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About the book
Unlocking the Sky tells the extraordinary tale of the race to design, refine, and manufacture a manned flying machine, a race that took place in the air, on the ground, and in the courtrooms of America. While the Wright brothers threw a veil of secrecy over their flying machine, Glenn Hammond Curtiss -- perhaps the greatest aviator and aeronautical inventor of all time -- freely exchanged information with engineers in America and abroad, resulting in his famous airplane, the June Bug, which made the first ever public flight in America. Fiercely jealous, the Wright brothers took to the courts to keep Curtiss and his airplane out of the sky and off the market. Ultimately, however, it was Curtiss's innovations and designs, not the Wright brothers', that served as the model for the modern airplane.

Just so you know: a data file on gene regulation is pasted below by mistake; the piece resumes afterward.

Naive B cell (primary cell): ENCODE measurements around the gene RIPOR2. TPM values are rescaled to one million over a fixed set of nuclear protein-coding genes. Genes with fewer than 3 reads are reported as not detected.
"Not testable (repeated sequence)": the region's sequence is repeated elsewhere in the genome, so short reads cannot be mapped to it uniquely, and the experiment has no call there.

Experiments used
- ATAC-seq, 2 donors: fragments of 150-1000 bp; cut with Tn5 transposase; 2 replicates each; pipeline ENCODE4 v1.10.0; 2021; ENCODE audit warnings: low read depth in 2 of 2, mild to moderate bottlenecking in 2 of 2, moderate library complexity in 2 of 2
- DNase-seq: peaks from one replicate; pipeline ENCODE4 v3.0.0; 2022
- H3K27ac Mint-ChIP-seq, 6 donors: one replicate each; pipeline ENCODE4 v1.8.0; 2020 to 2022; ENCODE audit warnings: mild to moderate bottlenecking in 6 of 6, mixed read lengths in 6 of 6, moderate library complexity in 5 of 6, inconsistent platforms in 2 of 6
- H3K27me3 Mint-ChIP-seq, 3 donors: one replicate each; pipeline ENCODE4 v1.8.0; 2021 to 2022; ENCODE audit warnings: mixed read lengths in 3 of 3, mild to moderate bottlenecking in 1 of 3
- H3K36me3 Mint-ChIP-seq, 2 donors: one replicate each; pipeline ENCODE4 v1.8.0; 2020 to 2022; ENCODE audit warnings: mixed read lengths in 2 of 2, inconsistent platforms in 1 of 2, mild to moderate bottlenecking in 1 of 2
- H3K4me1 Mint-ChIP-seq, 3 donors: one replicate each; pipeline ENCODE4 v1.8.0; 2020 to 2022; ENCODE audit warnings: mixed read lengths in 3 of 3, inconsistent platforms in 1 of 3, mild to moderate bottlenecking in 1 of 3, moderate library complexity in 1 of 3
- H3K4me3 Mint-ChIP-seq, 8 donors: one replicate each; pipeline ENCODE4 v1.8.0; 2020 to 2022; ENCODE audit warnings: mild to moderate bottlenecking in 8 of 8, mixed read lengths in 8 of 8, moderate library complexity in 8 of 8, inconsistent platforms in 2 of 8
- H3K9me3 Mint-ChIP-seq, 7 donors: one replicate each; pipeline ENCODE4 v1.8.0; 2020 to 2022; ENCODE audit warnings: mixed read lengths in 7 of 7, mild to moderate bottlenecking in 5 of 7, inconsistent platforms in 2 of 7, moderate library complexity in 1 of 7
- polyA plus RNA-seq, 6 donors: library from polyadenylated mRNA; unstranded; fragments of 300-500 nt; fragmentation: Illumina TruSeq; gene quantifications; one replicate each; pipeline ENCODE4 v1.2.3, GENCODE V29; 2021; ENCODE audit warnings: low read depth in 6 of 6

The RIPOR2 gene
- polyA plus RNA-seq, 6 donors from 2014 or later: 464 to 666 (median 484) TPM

Journalist Shulman (Owning the Future) gives readers a jumbled but compelling revision to accepted aviation history in this study of American aviation pioneer Glenn Curtiss. A bicycle builder like the Wright brothers, he was second into the air (1908), but invented more of modern aviation technology and built better airplanes. This did not keep the Wrights (particularly Orville) from suing Curtiss on the questionable ground that their patent gave them a monopoly of airplane building in the U. S. Shulman's account presents Curtiss as the Little Guy vs. the Corporate Monopolists and uses "non-fiction novel" techniques (e.g., assigning Curtiss present-tense internal dialogue) in a way that calls unnecessary attention to them. It also tries to cram too many subjects into a modest length, but in the end it succeeds in offering the general reader an up-to-date overview of Curtiss's remarkable achievements. 8-page b&w photo insert (Sept.) (c) Copyright PWxyz, LLC. All rights reserved